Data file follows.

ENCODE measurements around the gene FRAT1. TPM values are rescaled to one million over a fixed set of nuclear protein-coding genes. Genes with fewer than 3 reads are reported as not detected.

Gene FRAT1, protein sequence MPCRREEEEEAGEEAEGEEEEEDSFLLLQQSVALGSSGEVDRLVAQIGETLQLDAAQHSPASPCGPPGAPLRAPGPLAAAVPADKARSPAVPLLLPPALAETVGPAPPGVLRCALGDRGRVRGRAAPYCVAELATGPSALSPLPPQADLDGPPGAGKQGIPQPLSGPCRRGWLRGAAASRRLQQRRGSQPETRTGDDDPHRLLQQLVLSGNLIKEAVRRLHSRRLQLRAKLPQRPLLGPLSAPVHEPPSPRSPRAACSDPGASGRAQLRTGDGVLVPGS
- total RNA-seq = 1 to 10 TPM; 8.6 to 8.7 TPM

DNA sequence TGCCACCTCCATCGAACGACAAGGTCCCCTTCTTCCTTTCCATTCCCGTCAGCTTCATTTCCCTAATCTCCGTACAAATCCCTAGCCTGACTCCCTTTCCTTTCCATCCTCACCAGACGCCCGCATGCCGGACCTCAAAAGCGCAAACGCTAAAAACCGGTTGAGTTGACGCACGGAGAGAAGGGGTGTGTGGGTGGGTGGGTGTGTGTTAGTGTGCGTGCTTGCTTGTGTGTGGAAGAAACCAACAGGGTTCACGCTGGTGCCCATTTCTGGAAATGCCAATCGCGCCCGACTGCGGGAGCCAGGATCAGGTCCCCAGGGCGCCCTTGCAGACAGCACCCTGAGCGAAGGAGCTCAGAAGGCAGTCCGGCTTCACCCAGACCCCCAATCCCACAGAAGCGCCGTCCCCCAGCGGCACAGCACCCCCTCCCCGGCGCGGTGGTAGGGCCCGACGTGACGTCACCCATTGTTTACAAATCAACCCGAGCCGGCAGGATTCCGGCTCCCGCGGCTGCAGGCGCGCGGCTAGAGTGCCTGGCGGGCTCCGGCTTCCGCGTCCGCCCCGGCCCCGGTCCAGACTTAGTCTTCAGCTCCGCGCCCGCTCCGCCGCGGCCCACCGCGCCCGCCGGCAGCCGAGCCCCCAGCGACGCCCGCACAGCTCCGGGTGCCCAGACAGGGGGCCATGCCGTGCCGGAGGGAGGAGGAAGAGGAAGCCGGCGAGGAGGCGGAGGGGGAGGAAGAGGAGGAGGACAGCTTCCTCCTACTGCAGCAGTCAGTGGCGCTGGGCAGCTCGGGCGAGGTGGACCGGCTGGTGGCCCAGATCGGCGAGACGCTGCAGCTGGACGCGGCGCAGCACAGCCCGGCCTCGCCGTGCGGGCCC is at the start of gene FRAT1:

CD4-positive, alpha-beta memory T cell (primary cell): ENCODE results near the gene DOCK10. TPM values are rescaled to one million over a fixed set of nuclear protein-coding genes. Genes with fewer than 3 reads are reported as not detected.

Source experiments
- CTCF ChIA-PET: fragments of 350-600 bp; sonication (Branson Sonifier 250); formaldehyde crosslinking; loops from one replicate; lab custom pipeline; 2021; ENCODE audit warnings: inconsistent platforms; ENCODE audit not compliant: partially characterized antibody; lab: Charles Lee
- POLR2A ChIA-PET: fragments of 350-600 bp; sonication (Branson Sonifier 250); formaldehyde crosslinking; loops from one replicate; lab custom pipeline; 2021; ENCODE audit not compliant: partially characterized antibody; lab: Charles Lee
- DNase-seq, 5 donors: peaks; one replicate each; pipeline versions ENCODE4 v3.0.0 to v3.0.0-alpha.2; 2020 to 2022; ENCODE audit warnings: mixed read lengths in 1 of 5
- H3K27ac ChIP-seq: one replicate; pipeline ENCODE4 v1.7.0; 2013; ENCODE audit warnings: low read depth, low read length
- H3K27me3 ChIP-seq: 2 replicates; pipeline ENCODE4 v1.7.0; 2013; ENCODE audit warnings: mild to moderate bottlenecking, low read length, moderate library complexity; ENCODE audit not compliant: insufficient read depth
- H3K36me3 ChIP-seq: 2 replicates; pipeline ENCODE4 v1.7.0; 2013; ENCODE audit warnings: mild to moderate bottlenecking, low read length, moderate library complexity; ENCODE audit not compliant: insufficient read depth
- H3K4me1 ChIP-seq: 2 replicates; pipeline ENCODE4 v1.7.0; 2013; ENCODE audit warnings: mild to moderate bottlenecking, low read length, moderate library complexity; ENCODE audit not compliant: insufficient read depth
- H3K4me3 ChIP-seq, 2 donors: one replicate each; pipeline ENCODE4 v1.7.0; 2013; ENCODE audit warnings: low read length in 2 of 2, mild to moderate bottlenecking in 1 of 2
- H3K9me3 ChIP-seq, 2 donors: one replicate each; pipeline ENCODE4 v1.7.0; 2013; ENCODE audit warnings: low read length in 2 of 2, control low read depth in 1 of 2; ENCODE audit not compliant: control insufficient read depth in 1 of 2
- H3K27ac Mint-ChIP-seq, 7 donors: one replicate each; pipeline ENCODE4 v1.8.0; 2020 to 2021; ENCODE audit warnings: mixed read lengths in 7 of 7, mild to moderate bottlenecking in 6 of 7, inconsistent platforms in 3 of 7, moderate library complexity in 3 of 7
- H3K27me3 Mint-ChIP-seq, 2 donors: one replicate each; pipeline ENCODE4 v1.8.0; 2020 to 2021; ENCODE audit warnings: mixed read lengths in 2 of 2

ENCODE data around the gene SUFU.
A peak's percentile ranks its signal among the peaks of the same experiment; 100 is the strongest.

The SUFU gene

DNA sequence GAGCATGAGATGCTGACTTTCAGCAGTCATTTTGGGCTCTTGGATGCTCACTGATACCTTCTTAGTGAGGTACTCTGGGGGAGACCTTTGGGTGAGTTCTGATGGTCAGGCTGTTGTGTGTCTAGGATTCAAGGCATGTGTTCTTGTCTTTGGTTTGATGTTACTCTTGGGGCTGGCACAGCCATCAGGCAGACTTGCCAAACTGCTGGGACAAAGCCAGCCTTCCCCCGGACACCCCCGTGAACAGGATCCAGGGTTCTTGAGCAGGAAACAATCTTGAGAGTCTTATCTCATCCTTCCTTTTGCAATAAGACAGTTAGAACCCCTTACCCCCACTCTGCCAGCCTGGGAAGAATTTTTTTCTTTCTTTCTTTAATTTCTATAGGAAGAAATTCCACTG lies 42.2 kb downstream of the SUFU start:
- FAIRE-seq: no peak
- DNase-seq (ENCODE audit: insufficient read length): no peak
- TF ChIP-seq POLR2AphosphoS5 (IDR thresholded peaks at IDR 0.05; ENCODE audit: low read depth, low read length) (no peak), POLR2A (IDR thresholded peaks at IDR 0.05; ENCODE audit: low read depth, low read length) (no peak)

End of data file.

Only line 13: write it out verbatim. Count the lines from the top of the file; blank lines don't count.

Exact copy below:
- H3K4me1 ChIP-seq: 2 replicates; pipeline ENCODE4 v1.7.0; 2013; ENCODE audit warnings: mild to moderate bottlenecking, low read length, moderate library complexity; ENCODE audit not compliant: insufficient read depth